Pope: Abuse was sinful and criminal

Cardinal Sean Brady, Primate of all Ireland, gives out the pastoral letter to parishioners at St Patrick's Cathedral in Armagh today.

The Pope has apologised to the victims of clerical sex abuse in Ireland, saying he is "truly sorry".

In a pastoral letter which is being read out at Masses across the country this weekend, the Pontiff has called on Bishops to admit that grave errors of judgement were made and failures of leadership occured.

He asked abusers to openly acknowledge their guilt, to submit themselves to the demands of justice and said the abuse was "sinful and criminal".

The long-awaited letter is the first public statement by the Vatican on the sexual abuse of children dating back decades.

“I can only share in the dismay and the sense of betrayal that so many of you have experienced on learning of these sinful and criminal acts and the way Church authorities in Ireland dealt with them,” the Pope told abuse survivors.

“You have suffered grievously and I am truly sorry.”

n the much-anticipated letter, Pope Benedict acknowledged that many victims who were brave enough to speak out found no one would listen.

The pontiff admitted there had been “a misplaced concern for the reputation of the Church and the avoidance of scandal, resulting in failure to apply existing canonical penalties and to safeguard the dignity of every person”.

He said decisive action was needed to restore Irish people’s respect and goodwill towards the Church and called for the clergy’s continued co-operation with civil authorities in addressing child abuse.

“In order to recover from this grievous wound, the Church in Ireland must first acknowledge before the Lord and before others the serious sins committed against defenceless children,” he added.

“Such an acknowledgement, accompanied by sincere sorrow for the damage caused to these victims and their families, must lead to a concerted effort to ensure the protection of children from similar crimes in the future.”

The pontiff also expressed willingness in his letter to meet with victims.

Revelations of decades of sickening abuse and subsequent cover-ups have rocked the Irish Catholic Church to its foundations.

While directed to Irish Catholics, the letter will also have wider relevance for other countries hit by abuse scandals in recent times – including the pontiff’s native Germany.

The unprecedented note comes as head of the Catholic Church in Ireland Cardinal Seán Brady continues to resist calls to resign over his handling of historic abuse allegations that saw victims sign confidentiality deals.

The under-pressure primate, who has previously said he would take a period of time to reflect on his future, issued the letter to morning Mass-goers at St Patrick’s Cathedral in Armagh.

“In the name of the Church, Pope Benedict openly expresses the shame and remorse that we all feel about the abuse that has occurred,” the cardinal told the congregation.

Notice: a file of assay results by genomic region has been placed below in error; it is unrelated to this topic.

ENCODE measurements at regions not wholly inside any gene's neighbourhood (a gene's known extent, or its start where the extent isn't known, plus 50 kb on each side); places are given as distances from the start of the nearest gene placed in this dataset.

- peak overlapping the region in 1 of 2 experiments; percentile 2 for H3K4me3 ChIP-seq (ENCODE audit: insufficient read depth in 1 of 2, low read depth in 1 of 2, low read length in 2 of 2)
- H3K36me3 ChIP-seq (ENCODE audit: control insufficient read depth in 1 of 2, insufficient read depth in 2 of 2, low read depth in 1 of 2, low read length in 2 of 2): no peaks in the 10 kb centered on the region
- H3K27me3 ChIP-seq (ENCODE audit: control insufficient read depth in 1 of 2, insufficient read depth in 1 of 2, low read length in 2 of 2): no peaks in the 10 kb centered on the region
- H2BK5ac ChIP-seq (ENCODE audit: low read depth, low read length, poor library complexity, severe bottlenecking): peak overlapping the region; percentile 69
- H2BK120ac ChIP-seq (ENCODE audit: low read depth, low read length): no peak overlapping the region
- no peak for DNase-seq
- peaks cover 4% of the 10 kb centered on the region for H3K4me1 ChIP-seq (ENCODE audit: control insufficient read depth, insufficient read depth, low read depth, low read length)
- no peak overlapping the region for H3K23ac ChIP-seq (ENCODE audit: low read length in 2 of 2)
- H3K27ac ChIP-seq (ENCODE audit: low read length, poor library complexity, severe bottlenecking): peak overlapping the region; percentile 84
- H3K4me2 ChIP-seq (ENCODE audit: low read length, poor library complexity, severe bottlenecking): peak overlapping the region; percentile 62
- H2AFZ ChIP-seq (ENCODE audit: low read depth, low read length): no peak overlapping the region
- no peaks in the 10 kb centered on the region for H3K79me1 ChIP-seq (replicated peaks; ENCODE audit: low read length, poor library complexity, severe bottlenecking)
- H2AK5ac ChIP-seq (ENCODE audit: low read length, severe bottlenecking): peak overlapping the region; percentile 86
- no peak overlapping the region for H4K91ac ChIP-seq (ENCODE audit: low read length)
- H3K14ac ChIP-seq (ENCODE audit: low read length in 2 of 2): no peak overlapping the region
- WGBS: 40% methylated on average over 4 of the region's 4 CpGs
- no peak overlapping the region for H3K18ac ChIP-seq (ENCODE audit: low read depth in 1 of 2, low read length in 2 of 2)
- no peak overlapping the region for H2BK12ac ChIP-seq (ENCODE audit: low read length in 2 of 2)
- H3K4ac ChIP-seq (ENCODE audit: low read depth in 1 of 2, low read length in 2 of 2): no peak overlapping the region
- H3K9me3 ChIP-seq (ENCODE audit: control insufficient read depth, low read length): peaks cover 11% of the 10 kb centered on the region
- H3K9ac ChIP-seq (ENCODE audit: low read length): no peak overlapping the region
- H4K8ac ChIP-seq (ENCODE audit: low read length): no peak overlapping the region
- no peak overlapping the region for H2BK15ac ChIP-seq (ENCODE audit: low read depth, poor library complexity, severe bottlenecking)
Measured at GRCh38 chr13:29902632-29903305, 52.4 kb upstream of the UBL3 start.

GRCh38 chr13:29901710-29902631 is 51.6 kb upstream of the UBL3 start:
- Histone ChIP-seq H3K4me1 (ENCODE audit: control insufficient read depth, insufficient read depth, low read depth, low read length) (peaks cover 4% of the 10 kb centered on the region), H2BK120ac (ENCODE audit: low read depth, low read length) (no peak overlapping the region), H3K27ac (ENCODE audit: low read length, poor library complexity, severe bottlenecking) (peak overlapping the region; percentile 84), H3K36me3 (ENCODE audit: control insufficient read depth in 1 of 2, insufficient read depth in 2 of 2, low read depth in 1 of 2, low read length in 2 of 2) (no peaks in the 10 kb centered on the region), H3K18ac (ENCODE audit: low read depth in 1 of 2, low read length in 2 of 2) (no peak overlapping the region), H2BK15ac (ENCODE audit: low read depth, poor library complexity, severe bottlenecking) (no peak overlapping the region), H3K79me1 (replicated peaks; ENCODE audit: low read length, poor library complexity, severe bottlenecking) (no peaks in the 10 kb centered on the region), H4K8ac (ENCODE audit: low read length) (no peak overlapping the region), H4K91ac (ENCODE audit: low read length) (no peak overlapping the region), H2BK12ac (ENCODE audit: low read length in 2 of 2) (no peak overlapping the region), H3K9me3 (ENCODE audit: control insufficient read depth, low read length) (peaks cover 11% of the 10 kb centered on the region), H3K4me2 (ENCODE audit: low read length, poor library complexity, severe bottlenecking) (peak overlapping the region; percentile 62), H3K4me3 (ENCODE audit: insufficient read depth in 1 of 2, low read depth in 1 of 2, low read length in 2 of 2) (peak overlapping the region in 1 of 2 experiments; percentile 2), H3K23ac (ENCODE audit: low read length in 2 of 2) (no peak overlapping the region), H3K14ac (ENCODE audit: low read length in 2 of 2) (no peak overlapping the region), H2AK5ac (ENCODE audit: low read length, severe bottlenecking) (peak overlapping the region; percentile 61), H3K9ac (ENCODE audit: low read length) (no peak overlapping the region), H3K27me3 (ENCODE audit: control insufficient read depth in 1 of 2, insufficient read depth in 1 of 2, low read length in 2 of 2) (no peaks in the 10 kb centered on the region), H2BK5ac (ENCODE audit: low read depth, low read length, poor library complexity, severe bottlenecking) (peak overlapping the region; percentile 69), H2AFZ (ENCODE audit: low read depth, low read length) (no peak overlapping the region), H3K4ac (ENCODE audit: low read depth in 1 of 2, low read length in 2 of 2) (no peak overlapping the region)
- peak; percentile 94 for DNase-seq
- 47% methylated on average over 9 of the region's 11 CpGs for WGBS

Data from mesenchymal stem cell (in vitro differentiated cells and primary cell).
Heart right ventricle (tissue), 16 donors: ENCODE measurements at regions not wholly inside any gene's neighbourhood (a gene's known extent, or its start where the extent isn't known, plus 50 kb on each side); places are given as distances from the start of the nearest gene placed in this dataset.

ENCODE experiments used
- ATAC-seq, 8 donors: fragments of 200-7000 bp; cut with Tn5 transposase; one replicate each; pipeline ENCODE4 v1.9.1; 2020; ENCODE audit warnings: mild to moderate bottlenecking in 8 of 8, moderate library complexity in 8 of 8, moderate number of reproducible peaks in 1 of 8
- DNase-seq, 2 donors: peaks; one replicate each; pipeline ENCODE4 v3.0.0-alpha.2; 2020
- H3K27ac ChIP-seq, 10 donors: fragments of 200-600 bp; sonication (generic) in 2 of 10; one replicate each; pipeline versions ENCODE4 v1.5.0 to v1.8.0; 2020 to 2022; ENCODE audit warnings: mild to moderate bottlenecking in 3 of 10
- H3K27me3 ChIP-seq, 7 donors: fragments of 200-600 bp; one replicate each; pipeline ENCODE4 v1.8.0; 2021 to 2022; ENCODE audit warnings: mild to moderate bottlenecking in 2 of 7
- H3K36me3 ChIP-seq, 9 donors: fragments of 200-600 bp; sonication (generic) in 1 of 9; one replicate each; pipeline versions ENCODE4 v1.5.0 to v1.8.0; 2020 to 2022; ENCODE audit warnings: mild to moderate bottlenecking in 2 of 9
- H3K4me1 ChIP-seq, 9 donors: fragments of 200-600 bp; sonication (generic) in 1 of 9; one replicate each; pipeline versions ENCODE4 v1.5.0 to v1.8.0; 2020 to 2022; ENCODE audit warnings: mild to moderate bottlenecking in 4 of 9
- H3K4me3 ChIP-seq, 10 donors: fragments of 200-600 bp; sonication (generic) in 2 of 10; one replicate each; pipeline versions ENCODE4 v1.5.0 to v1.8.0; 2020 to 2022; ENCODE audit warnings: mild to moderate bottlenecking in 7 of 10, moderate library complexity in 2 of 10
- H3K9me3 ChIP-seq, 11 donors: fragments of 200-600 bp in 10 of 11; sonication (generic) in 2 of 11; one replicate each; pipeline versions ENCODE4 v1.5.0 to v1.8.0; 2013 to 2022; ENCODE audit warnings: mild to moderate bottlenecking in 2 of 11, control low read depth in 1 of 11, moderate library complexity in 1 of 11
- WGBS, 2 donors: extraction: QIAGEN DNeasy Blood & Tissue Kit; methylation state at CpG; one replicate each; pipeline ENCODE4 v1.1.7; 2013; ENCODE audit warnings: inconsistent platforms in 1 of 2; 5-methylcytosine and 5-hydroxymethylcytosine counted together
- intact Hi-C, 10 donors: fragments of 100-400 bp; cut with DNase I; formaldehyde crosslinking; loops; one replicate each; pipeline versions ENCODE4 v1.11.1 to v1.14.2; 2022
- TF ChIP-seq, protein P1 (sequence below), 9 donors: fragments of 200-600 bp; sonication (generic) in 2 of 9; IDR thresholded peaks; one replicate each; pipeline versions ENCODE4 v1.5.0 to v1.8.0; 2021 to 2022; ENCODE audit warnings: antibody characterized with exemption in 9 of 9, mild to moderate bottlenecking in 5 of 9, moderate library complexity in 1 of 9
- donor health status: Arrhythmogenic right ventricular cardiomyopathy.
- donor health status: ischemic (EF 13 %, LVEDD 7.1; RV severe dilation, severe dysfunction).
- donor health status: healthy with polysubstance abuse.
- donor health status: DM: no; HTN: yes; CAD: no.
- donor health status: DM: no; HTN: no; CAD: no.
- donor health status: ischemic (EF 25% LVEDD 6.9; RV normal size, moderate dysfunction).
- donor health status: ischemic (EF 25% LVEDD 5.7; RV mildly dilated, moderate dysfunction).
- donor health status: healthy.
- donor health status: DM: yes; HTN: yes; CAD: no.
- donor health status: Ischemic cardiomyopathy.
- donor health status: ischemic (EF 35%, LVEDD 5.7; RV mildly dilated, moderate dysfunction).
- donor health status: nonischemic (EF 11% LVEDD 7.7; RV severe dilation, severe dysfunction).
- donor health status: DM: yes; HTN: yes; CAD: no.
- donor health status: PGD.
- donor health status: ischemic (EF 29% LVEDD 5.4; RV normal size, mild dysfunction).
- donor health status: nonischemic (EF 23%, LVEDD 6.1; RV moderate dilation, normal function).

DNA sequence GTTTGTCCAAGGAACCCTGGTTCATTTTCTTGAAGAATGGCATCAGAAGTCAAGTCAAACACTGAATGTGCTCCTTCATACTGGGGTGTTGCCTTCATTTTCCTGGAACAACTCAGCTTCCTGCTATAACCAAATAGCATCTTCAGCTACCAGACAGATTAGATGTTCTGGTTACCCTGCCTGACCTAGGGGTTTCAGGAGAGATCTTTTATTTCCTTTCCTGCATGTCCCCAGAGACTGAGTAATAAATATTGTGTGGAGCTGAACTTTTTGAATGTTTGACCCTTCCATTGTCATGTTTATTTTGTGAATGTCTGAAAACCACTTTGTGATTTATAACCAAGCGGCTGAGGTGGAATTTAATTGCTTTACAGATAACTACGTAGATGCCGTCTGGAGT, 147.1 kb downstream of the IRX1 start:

“Throughout the letter Pope Benedict talks about the need for healing, repentance and renewal.

“He expresses the depth of the pain that has been caused and acknowledges that some people find it difficult even to go inside the doors of a church after all that has occurred.”

Cardinal Brady urged people to read the letter with an open heart and in a spirit of faith.

“No one imagines that the present painful situation will be resolved quickly,” he added. “Yet with perseverance, prayer and working together in unity, the Holy Father says we can be confident that the Church in Ireland will experience a season of rebirth and spiritual renewal.”

Meanwhile, Archbishop of Dublin Diarmuid Martin said the letter was not a final word but a further step in the process of renewal and healing in the Catholic Church in Ireland.

In a statement, Archbishop Martin welcomed the Pope's expression of apology and his recognition of the suffering and betrayal experienced by survivors.

While Cardinal Seán Brady has been under fire, for his role in secrecy oaths taken by two victims of notorious paedophile Fr Brendan Smyth almost 35 years ago, the Church has also been stunned with disclosures that two other accused priests agreed to pay £45,000 and £12,000 respectively to their alleged victims in out-of-court settlements.

These claims were all the more damaging as the legal deals included confidentiality clauses that the Church of late has so publicly stated its opposition to.

This week’s fresh scandals follow only months after state investigations unearthed a shocking litany of past clerical and institutional abuse against children.

Yesterday the North’s Health Minister Michael McGimpsey said the British government should consider holding a similar probe north of the border.

On Wednesday Cardinal Brady told a congregation at St Patrick’s Cathedral, Armagh – where he said Mass to St Patrick’s Day - that he would take a period of time to reflect on his future.

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